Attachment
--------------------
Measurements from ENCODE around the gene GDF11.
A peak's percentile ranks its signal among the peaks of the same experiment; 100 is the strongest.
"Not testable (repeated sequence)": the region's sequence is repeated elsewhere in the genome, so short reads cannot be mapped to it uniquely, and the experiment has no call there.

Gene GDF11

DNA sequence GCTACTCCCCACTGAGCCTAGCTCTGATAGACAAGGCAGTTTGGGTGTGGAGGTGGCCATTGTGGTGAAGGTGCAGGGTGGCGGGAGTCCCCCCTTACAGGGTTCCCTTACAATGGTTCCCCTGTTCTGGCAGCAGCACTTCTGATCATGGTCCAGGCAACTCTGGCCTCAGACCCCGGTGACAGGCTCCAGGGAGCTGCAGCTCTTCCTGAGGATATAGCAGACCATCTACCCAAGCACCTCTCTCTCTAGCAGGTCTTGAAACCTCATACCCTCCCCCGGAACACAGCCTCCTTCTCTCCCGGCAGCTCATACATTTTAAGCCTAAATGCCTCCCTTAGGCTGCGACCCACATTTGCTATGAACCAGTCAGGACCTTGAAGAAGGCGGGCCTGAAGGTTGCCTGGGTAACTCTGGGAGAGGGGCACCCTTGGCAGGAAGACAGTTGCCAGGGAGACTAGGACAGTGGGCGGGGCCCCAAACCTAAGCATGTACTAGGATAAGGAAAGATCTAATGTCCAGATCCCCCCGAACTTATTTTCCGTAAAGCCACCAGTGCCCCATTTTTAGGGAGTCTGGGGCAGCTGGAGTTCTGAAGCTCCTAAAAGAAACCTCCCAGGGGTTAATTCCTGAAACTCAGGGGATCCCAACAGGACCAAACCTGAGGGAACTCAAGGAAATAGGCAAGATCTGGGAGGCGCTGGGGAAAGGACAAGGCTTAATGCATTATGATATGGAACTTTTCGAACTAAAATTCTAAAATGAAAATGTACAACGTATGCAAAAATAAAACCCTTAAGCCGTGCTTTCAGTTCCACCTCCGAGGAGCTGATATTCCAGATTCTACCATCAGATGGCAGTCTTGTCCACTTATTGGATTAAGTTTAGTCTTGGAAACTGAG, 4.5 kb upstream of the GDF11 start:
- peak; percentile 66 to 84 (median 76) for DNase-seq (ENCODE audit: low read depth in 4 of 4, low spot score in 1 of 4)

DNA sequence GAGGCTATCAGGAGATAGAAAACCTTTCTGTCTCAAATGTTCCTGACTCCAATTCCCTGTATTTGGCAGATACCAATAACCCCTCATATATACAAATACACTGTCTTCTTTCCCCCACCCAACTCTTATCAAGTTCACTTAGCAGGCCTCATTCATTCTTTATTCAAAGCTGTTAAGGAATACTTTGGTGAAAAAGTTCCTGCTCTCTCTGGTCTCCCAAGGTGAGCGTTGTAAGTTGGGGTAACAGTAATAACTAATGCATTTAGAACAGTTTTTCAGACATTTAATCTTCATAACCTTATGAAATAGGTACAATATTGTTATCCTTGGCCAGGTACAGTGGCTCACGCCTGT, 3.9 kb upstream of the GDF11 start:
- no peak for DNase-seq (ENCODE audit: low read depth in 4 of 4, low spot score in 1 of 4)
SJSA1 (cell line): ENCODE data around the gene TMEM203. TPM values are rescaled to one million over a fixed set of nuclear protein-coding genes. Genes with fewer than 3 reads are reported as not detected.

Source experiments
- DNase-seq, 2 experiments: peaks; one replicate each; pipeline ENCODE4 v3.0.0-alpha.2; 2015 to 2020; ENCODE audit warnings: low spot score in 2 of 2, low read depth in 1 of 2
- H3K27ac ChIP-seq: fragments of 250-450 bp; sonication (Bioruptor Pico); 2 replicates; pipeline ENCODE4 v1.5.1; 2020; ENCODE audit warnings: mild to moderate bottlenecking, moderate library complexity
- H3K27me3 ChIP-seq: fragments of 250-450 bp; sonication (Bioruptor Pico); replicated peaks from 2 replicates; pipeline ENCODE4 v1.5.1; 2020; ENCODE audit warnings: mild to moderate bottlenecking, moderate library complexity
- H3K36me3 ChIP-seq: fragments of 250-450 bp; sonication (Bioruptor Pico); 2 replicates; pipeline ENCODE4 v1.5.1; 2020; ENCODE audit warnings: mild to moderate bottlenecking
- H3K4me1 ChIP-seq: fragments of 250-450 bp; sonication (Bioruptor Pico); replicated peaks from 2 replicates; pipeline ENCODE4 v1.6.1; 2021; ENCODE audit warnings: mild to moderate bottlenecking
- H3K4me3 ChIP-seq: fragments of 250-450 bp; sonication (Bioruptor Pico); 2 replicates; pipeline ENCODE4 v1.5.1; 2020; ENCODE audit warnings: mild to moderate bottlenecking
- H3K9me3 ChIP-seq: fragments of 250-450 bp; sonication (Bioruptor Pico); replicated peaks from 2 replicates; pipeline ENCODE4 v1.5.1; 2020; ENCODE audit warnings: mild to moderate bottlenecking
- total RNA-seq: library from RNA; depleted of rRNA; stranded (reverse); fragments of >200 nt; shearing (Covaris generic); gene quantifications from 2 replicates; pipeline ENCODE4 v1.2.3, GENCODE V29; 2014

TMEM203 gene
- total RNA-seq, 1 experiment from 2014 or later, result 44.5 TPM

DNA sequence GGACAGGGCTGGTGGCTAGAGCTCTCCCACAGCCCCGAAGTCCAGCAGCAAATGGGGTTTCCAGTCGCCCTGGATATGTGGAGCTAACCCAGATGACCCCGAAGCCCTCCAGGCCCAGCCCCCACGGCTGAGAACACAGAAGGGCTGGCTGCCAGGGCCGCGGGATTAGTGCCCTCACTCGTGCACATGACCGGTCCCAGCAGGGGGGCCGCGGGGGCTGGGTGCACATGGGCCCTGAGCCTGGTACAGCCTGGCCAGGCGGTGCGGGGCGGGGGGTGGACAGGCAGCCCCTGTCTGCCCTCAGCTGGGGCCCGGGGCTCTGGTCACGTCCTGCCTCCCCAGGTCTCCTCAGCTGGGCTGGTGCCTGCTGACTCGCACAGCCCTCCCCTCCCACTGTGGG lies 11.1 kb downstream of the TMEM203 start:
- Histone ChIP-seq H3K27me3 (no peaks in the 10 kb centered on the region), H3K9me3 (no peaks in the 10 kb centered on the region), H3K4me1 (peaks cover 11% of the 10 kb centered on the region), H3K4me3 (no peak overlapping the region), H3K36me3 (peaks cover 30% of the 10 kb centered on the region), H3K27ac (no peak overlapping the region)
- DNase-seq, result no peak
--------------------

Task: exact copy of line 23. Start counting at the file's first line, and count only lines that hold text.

- DNase-seq, result no peak